Now, I’ve reported from this part of the world for 16 years, so I grasp the financial constraints that hamper media outlets region-wide. Also, how the meager monthly wages of most journalists tempt them to cut corners, accept “freebies” with implicit strings attached, or moonlight on the side in PR.

But the steady exodus from Brussels is more than economic, and more than simply part of the broader trend affecting foreign-news coverage around the world. Just as troubling is how the EU machinery has responded to – and further fuels – this departure.

Then there are the consequences for Eastern Europe itself. (more…)

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Bulgaria’s arrest today of an ex-minister accused of bribes, and recent jail sentences of two major figures for fraud and embezzlement, show that the government is finally cracking down on corruption.

Taglines along the bottom of political billboards, like this one in the Black Sea city of Varna, reminded voters during the July 2009 elections that “Buying and Selling Votes is a Crime.” (Photo: mjj)

By Michael J. Jordan Correspondent for the Christian Science Monitor / April 1, 2010

BRATISLAVA, Slovakia – Bulgaria has the European Union’s most government corruption, and is its most violent member state. But convictions there for high-level corruption are rare.

That’s why two court cases in the past fortnight are such a landmark, and a sign that steady European Union pressure on the small Balkan country is producing results.

On March 18, Asen Drumev, former head of the State Agricultural Fund, was sentenced to four years in prison for embezzling $34 million worth of EU assistance. Then on Monday, businessman Mario Nikolov received 10 years for defrauding Brussels of $8.3 million of agriculture and rural-development funds.

They were the first officials to be punished in an effort to placate an increasingly irate Brussels, which has for years criticized Bulgaria’s widespread vote-buying, shady financing of political parties, money laundering, and failure to seize financial assets of alleged gangsters. As many as 150 mafia-related murders have netted no convictions.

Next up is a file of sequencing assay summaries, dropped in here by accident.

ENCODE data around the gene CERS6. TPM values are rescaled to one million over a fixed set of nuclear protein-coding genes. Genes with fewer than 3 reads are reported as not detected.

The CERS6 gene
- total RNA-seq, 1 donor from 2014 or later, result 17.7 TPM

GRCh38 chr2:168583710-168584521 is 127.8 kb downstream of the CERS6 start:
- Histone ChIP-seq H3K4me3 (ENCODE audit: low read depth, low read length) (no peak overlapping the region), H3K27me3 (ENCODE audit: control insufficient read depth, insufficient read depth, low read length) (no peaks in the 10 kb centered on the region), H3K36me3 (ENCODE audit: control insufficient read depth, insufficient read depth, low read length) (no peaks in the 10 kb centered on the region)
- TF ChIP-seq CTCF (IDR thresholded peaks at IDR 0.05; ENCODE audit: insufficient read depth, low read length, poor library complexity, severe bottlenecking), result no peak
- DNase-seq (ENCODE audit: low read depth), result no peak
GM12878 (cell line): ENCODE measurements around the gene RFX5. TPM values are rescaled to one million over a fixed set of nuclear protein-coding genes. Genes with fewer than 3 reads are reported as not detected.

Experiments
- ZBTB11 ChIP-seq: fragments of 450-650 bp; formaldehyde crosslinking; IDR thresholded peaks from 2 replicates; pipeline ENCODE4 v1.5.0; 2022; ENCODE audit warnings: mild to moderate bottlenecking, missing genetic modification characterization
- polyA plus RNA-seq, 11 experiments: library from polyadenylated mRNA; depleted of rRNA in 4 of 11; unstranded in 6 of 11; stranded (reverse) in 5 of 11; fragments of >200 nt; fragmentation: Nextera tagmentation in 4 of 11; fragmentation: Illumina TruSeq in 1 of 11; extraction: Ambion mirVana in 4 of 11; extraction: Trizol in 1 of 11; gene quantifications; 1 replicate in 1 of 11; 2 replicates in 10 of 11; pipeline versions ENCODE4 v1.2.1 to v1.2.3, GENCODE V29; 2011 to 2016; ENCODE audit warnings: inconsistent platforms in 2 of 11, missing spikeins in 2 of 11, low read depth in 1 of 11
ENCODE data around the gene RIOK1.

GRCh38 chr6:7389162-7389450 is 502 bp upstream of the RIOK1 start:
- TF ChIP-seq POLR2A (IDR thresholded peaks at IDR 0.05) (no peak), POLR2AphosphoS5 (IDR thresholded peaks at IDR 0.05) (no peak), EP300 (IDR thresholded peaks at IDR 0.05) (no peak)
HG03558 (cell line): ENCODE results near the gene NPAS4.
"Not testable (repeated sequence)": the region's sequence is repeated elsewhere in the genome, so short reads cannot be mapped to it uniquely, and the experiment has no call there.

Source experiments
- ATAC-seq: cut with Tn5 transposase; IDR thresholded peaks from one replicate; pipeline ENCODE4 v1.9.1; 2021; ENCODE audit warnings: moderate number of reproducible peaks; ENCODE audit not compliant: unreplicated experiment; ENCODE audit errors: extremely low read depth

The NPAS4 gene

Bulgaria routinely vows to crack down, but has never done so.

“The EU was already fed up with Bulgaria for failing to deliver on its promises, so it couldn’t be delayed any longer,” says Ruslan Stefanov, of the Center for the Study of Democracy in Sofia, the capital. (more…)

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BRATISLAVA — At last, Bulgaria seems to be doing something about its notorious corruption problem, a necessary step to appease the European Union and keep billions of aid flowing into the Balkan country.

On Thursday, Bulgaria – the EU’s poorest and most corrupt member – scored its first high-profile conviction of a government official, an ex-agriculture honcho sentenced to four years in prison for allegedly stealing millions of EU funds.

I’m sure ordinary Bulgarians are delighted. Many have told me how angry and embarrassed they are about Bulgaria’s image, and how they despair that anything will ever change.

In late 2008, I explored Bulgaria’s endemic graft in a series of articles for the Christian Science Monitor, highlighting how particularly widespread it is in agriculture and road construction.

As I wrote then, Brussels was fed up with Sofia’s empty promises to crack down on “a smorgasbord of sleaze, including alleged vote-buying … shady financing of political parties, money laundering, and the failure to seize financial assets of purported gangsters. The final straw was an investigation of 35 EU-funded projects in Bulgaria – it found financial irregularities in all but one.”

What made this situation unique was Bulgaria had already been admitted to the EU in early 2007, raising the question: Once a country is in the club, how to react when a new member behaves badly? Worried about how aspiring members might view inaction, Brussels made an example out of Sofia, smacking it with an unprecedented punishment: $315 million in aid was withdrawn.

Bulgaria’s attitude shifted with last July’s election of Prime Minister Boyko Borisov, a former bodyguard and karate coach who vowed to get tough on corruption. Brussels has wanted Bulgarian authorities to send a message throughout society that lawlessness won’t be tolerated, and will continue to push for more “results,” one analyst in the capital tells me.

“Brussels knows Sofia cannot do this quick and will probably muddle through, but wants to at least see some progress,” says Ruslan Stefanov, of the Center for Study of Democracy. “Brussels trusts Sofia is serious this time.”